On Tuesday May 12th 2015 at 6:00pm at Simone Weil Amphitheater.
Yehouda Shenhav (Ph.D Stanford University 1985) is a Professor of Sociology at Tel-Aviv University. He was the head of Advanced Studies at the Van-leer Jerusalem Institute (2005-2010), editor of Theory & Criticism (2000-2010), and senior editor forOrganization Studies (2004-2010) His main areas are social theory, sociology of knowledge, management and bureaucracies, ethnicity, race and the political sociology of sovereignty. Shenhav is also translating Arabic literature to Hebrew and English.
- His main work in the area of history of management was published in Manufacturing Rationality: The Engineering Foundations of the Managerial Revolution (Oxford University Press, 1999).
- His main work in the area of nationalism, ethnicity and religion was published in The Arab Jews: A Postcolonial Reading of Nationalism, Ethnicity and Religion (Stanford University Press, 2006).
- His views on the Israeli-Palestinian conflict are published in Beyond the Two States Solution: A Jewish Political Essay (Polity Press, 2012).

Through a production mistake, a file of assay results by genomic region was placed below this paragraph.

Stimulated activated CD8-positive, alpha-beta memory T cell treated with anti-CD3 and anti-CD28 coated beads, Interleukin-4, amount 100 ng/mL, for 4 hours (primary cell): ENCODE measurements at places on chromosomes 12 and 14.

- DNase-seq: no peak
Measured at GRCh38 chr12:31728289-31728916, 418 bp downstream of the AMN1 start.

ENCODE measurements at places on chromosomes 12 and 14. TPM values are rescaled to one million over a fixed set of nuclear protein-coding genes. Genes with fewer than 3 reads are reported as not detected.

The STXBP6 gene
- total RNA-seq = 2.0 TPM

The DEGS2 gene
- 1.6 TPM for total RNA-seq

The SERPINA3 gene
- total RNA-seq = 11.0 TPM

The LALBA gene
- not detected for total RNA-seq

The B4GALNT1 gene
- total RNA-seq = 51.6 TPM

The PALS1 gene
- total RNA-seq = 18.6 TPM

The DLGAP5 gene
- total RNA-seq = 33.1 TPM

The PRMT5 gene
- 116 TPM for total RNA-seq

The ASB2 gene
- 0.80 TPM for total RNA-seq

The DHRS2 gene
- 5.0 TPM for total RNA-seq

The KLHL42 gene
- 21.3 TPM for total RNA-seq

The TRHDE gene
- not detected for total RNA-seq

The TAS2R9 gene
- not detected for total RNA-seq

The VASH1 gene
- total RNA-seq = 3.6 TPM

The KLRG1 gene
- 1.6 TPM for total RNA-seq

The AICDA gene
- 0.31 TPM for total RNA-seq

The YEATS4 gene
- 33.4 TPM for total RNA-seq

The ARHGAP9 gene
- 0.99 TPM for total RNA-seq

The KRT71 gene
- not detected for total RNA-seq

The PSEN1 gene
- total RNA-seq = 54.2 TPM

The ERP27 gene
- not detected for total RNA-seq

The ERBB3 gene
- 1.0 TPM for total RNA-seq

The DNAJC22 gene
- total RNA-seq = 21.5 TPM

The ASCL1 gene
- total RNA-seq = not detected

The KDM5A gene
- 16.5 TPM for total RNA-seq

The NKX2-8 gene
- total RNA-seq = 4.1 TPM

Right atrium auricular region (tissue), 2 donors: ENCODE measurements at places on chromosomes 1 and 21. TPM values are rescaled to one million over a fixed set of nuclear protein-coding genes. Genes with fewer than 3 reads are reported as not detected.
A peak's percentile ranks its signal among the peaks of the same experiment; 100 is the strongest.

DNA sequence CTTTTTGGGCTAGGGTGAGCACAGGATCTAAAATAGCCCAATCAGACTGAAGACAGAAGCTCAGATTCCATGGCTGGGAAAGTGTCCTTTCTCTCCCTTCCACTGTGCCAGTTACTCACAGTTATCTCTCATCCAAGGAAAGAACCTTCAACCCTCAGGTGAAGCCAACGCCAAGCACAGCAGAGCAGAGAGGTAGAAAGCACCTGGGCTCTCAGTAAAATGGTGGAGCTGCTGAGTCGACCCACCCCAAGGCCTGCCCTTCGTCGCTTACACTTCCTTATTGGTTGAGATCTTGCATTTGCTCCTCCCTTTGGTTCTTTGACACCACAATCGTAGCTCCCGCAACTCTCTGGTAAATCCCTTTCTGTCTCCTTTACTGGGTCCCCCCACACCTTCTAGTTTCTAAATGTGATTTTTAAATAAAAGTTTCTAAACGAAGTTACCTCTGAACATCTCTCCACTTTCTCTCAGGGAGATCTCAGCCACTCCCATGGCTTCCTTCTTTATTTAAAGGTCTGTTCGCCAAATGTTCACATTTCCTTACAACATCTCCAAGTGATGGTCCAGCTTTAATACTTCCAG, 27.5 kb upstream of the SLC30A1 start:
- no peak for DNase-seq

"In Eichmann in Jerusalem, Hannah Arendt introduced the term ‘banality of evil’ to describe the ’superficial mind’ of an over-conformist bureaucrat, whose organizational expertise was the emigration of Jews. The literature that examined the roots of Arendt’s thesis on the banality of evil assumed that she had portrayed a pathological and malfunctioning rational bureaucracy, motivated by a strong culture of instrumental rationality. In contrast to this instrumental rationality thesis—and despite Arendt’s own reservations about a wholesale comparison between British imperialism and Nazism—I suggest that: (a) Arendt’s depiction of Nazi bureaucracy was anchored in her reading of imperial bureaucracy as analyzed in The origins of totalitarianism; (b) Arendt’s analysis of Eichmann’s Nazi bureaucracy was, in several respects, similar to her analysis of Lord Cromer’s principles of imperial bureaucracy formulated in Egypt in the early years of the twentieth century; and (c) The ‘instrumental rationality’ thesis overlooked Arendt’s insights about the affinity between imperial bureaucracy and totalitarian bureaucracy, and particularly the relationships between race, arbitrary governance and bureaucratic aloofness. I explore the similarities between the Nazi model and the imperial model of bureaucracy in Arendt’s writings, focusing on the analogies she drew between Lord Cromer and Adolf Eichmann. The analysis reveals that her ’banality of evil’ argument is deeply anchored in the history of race and imperialism, and that she was not oblivious to the affinity between imperial bureaucratic repertoires and bureaucracies of genocide." Yehouda Shenhav
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